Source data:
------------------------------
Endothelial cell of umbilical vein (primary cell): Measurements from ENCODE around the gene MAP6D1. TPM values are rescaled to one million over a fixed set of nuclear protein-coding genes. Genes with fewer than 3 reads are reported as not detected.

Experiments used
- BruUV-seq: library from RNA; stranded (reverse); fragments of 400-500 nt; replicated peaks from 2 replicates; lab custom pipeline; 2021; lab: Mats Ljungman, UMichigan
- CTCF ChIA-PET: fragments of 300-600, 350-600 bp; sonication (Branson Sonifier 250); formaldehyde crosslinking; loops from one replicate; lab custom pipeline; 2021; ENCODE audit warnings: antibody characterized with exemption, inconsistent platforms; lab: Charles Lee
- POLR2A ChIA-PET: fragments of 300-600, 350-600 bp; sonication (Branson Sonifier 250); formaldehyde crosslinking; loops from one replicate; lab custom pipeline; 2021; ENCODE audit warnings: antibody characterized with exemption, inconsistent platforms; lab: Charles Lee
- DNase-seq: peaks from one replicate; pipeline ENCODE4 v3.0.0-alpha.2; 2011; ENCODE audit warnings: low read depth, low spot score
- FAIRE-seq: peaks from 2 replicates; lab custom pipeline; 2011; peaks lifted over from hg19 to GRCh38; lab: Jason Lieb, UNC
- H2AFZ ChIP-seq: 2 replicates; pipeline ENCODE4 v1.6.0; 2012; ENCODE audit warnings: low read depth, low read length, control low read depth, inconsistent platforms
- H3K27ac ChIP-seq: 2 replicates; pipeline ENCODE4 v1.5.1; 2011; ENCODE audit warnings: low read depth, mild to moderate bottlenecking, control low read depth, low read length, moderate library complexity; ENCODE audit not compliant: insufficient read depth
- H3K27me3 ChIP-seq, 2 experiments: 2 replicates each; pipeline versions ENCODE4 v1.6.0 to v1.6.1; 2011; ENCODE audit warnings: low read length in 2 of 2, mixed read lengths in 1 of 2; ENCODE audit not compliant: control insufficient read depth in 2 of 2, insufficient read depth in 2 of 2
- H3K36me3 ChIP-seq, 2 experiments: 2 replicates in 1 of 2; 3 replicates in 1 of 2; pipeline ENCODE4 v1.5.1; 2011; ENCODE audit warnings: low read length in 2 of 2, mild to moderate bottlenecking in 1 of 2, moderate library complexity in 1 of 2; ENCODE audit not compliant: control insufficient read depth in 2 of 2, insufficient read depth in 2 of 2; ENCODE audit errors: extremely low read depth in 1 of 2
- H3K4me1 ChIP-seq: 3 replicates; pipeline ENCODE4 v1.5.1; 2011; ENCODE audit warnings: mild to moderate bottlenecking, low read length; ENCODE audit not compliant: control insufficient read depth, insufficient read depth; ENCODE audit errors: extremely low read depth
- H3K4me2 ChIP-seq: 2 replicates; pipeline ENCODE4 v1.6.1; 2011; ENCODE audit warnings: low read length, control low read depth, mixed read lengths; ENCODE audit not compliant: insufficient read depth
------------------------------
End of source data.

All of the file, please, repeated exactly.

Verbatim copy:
Endothelial cell of umbilical vein (primary cell): Measurements from ENCODE around the gene MAP6D1. TPM values are rescaled to one million over a fixed set of nuclear protein-coding genes. Genes with fewer than 3 reads are reported as not detected.

Experiments used
- BruUV-seq: library from RNA; stranded (reverse); fragments of 400-500 nt; replicated peaks from 2 replicates; lab custom pipeline; 2021; lab: Mats Ljungman, UMichigan
- CTCF ChIA-PET: fragments of 300-600, 350-600 bp; sonication (Branson Sonifier 250); formaldehyde crosslinking; loops from one replicate; lab custom pipeline; 2021; ENCODE audit warnings: antibody characterized with exemption, inconsistent platforms; lab: Charles Lee
- POLR2A ChIA-PET: fragments of 300-600, 350-600 bp; sonication (Branson Sonifier 250); formaldehyde crosslinking; loops from one replicate; lab custom pipeline; 2021; ENCODE audit warnings: antibody characterized with exemption, inconsistent platforms; lab: Charles Lee
- DNase-seq: peaks from one replicate; pipeline ENCODE4 v3.0.0-alpha.2; 2011; ENCODE audit warnings: low read depth, low spot score
- FAIRE-seq: peaks from 2 replicates; lab custom pipeline; 2011; peaks lifted over from hg19 to GRCh38; lab: Jason Lieb, UNC
- H2AFZ ChIP-seq: 2 replicates; pipeline ENCODE4 v1.6.0; 2012; ENCODE audit warnings: low read depth, low read length, control low read depth, inconsistent platforms
- H3K27ac ChIP-seq: 2 replicates; pipeline ENCODE4 v1.5.1; 2011; ENCODE audit warnings: low read depth, mild to moderate bottlenecking, control low read depth, low read length, moderate library complexity; ENCODE audit not compliant: insufficient read depth
- H3K27me3 ChIP-seq, 2 experiments: 2 replicates each; pipeline versions ENCODE4 v1.6.0 to v1.6.1; 2011; ENCODE audit warnings: low read length in 2 of 2, mixed read lengths in 1 of 2; ENCODE audit not compliant: control insufficient read depth in 2 of 2, insufficient read depth in 2 of 2
- H3K36me3 ChIP-seq, 2 experiments: 2 replicates in 1 of 2; 3 replicates in 1 of 2; pipeline ENCODE4 v1.5.1; 2011; ENCODE audit warnings: low read length in 2 of 2, mild to moderate bottlenecking in 1 of 2, moderate library complexity in 1 of 2; ENCODE audit not compliant: control insufficient read depth in 2 of 2, insufficient read depth in 2 of 2; ENCODE audit errors: extremely low read depth in 1 of 2
- H3K4me1 ChIP-seq: 3 replicates; pipeline ENCODE4 v1.5.1; 2011; ENCODE audit warnings: mild to moderate bottlenecking, low read length; ENCODE audit not compliant: control insufficient read depth, insufficient read depth; ENCODE audit errors: extremely low read depth
- H3K4me2 ChIP-seq: 2 replicates; pipeline ENCODE4 v1.6.1; 2011; ENCODE audit warnings: low read length, control low read depth, mixed read lengths; ENCODE audit not compliant: insufficient read depth